How We Value and Devalue Animals
Human-animal relations are rife with psychological conflicts and paradoxes.
Posted Dec 23, 2019
Along with my collaborator Kristof Dhont (University of Kent, UK), I was recently interviewed by Marc Bekoff, an expert on animal behavior. The purpose of the interview was to discuss our new book Why We Love And Exploit Animals: Bridging Insights From Academia And Advocacy. You can find the interview on Bekoff’s webpage.
Given that our interview ran long, some sections didn’t make the cut, including our brainstorming session where we derived the idea. I’ll let my collaborator pick up this part of the story.
The idea for this book started when Gordon was visiting me in Kent for a research visit and a conference in the summer of 2016. We were both attending the conference of the International Society for Justice Research taking place in my department and we had organised a symposium on the psychology of “(de)valuing animals”.
After the conference, we were sitting outside a local pub near Canterbury, having a beer, musing over the symposium and contemplating our next research projects. We were discussing how wonderful and important it is that more and more people in our own field have started to investigate topics such as the psychology of human-animal relations, veganism, speciesism, and meat consumption. The sea change was evident.
After years of psychologists being interested in animals only as research participants, psychologists are becoming increasingly interested in animals themselves, and in human-animal relations. Indeed, along with collaborators Steve Loughnan and Catherine Amiot, Kristof and I recently edited an entire volume of the mainstream journal Group Processes and Intergroup Relations (that does not normally cover animal topics), entitled (De)Valuing Animals: Intergroup Perspectives on Human-Animal Relations. After years of struggling to get the attention of psychologists, we (along with others) have finally convinced the psychological field that there is tremendous value in better understanding animals and our relation to animals. That is, we not only learn about animals, but we learn a great deal about human psychology by studying human-animal interactions.
On the book’s webpage, you can find the table of contents and contributors. But what you won’t find are the broad themes outlined in the book across the chapters. These themes can be broken into three main categories.
1. The nature of our problem with animals
- Animal welfare and rights
- Undervaluing animals
- Animals as competitive threats to humans
- Social identification concerning animals
- Culture as a shaper of animal-relevant thoughts and actions
- Ideology and politics
- The intertwining of speciesism with human-human prejudices (e.g., racism, sexism)
2. How we live with the problem rather than change our behaviour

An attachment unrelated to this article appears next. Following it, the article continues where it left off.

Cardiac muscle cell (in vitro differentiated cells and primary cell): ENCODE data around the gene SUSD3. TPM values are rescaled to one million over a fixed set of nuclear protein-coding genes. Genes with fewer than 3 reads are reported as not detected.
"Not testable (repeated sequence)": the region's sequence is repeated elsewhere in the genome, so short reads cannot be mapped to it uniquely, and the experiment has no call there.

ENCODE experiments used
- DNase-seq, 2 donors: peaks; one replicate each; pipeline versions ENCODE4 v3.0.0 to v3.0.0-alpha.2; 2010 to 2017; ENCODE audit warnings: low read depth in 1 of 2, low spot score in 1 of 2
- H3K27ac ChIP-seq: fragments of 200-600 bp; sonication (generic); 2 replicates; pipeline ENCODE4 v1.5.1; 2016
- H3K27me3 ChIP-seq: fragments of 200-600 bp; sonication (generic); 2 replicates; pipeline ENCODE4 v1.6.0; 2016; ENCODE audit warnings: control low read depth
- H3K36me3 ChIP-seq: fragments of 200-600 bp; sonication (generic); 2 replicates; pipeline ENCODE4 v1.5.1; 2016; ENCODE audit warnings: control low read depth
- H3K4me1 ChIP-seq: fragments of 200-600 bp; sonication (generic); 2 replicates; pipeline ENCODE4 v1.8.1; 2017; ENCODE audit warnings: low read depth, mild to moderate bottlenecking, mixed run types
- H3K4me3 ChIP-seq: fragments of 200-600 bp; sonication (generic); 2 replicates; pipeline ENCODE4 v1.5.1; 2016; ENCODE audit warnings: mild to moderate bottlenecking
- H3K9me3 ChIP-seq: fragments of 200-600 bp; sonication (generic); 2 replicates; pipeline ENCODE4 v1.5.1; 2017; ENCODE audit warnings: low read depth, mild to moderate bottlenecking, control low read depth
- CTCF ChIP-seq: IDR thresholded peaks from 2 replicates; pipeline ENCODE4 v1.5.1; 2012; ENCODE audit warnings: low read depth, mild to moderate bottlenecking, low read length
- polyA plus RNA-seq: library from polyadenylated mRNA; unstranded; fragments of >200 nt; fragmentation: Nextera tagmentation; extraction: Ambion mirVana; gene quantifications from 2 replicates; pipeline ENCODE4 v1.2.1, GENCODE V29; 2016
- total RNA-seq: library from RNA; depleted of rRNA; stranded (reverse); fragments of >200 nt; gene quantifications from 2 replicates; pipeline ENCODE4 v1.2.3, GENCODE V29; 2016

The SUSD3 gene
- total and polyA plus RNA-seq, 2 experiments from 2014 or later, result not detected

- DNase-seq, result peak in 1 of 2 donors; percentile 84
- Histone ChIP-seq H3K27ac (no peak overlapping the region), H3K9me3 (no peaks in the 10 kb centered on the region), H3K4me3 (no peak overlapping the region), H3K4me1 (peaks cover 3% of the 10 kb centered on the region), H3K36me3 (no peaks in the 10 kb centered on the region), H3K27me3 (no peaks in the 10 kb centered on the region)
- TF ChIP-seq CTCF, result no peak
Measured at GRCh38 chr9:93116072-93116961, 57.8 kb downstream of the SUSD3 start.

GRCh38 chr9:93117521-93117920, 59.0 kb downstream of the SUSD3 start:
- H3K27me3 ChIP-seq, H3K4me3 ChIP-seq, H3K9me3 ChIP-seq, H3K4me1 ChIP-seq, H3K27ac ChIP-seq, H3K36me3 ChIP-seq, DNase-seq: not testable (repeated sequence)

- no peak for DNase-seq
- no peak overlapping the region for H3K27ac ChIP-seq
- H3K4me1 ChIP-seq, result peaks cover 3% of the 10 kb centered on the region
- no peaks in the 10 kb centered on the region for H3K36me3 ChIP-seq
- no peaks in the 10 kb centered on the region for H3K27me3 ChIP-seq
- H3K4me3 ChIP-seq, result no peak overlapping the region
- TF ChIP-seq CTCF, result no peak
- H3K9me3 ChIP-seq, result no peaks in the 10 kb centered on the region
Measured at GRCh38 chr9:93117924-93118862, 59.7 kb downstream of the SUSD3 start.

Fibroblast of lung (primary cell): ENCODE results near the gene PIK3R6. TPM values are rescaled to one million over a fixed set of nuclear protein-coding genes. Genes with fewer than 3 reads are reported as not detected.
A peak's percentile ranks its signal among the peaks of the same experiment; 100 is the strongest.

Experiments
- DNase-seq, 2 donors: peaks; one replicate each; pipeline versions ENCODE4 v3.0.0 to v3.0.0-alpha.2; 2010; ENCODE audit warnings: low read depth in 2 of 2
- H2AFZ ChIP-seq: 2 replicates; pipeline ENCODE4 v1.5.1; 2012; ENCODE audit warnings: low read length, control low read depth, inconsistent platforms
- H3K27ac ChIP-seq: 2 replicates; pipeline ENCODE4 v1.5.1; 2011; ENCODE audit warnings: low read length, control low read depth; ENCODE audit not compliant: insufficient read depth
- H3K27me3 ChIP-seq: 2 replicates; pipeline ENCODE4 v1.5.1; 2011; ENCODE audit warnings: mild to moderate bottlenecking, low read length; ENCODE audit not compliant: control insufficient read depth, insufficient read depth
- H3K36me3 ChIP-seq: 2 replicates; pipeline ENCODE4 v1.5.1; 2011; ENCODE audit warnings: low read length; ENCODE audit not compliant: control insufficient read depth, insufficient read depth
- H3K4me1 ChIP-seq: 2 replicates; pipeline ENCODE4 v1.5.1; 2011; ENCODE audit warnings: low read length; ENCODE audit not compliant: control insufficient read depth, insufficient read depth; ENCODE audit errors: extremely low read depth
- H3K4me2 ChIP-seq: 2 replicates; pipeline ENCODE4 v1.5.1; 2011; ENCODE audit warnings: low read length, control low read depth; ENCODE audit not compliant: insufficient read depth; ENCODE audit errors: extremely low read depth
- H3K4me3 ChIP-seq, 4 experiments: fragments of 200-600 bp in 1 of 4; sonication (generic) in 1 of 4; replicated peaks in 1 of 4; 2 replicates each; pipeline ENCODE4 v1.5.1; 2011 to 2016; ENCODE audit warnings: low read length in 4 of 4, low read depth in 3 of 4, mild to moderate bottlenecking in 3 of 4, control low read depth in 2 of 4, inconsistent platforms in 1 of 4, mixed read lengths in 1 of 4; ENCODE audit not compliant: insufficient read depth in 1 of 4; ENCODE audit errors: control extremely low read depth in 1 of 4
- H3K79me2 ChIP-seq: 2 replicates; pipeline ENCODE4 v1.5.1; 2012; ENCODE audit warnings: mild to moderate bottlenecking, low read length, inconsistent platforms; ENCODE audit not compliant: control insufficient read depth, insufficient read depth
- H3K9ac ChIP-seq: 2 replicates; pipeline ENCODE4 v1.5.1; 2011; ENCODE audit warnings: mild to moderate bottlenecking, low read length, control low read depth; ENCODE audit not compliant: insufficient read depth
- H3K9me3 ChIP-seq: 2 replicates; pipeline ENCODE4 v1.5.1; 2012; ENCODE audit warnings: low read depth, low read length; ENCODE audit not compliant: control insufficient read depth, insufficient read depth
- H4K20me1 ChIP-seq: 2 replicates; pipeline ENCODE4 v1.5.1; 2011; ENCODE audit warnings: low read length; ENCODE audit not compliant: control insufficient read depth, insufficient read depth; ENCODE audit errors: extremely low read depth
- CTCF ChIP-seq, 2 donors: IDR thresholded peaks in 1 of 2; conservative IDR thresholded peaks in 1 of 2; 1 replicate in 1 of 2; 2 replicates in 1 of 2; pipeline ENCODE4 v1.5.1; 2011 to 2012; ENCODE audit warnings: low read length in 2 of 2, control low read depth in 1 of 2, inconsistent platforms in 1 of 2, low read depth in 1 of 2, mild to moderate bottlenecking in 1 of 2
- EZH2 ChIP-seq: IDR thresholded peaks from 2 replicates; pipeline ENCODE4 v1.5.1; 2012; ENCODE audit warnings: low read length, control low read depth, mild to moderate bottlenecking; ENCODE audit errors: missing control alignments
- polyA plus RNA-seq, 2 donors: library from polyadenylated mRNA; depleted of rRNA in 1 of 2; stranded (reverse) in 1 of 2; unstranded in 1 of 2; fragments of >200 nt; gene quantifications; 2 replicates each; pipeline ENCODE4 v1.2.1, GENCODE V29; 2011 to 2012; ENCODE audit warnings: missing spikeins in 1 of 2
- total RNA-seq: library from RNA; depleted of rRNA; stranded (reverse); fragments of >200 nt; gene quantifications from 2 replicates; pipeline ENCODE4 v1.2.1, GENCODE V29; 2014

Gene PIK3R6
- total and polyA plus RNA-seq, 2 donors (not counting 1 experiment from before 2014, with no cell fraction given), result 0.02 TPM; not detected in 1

- Biases in human thinking
- Disconnected thinking about animals
- Morass of morality
- The human art of rationalization
3. Reflections on solutions and remedies
- A focus on psychological constructs
- Redirecting goals
- Redirecting actions
- Tapping into and leveraging human nature
What should be immediately obvious to psychologists and readers alike is that these themes are directly relevant to psychology in general. Topics such as threat, identification, cognitive rationalizations, goal-directed behavior, these are the very bread and butter of many psychological theories, and indeed fill many of the pages at Psychology Today.
The domain of human-animal relations, therefore, represents an underappreciated, untapped, yet rich context for exploring what makes us human.
To learn more about the book, please visit the book’s website. (If you purchase a copy before December 31st 2019, you’ll be entitled to a 30% discount if you use the promotion code “ADS19”).
Dhont, K., & Hodson, G. (Eds.) (2020). Why we love and exploit animals: Bridging insights from academia and advocacy. Abingdon, UK: Routledge.
Dhont, K., Hodson, G., Loughnan, S, & Amiot, C.E. (2019). (Editors). (De)Valuing animals: Intergroup perspectives on human-animal relations (Special issue of Group Processes and Intergroup Relations). Volume 22 (6).
Dhont, K., Hodson, G., Loughnan, S., & Amiot, C.E. (2019). Rethinking human-animal relations: The critical role of social psychology. Group Processes and Intergroup Relations, 22, 769-784. DOI: 10.1177/1368430219864455
Earle, M., Hodson, G., Dhont, K., & MacInnis, C.C. (2019). Eating with our eyes (closed): Effects of visually associating animals with meat on antivegan/vegetarian attitudes and meat consumption willingness. Group Processes and Intergroup Relations, 22, 818-835. DOI: 10.1177/1368430219861848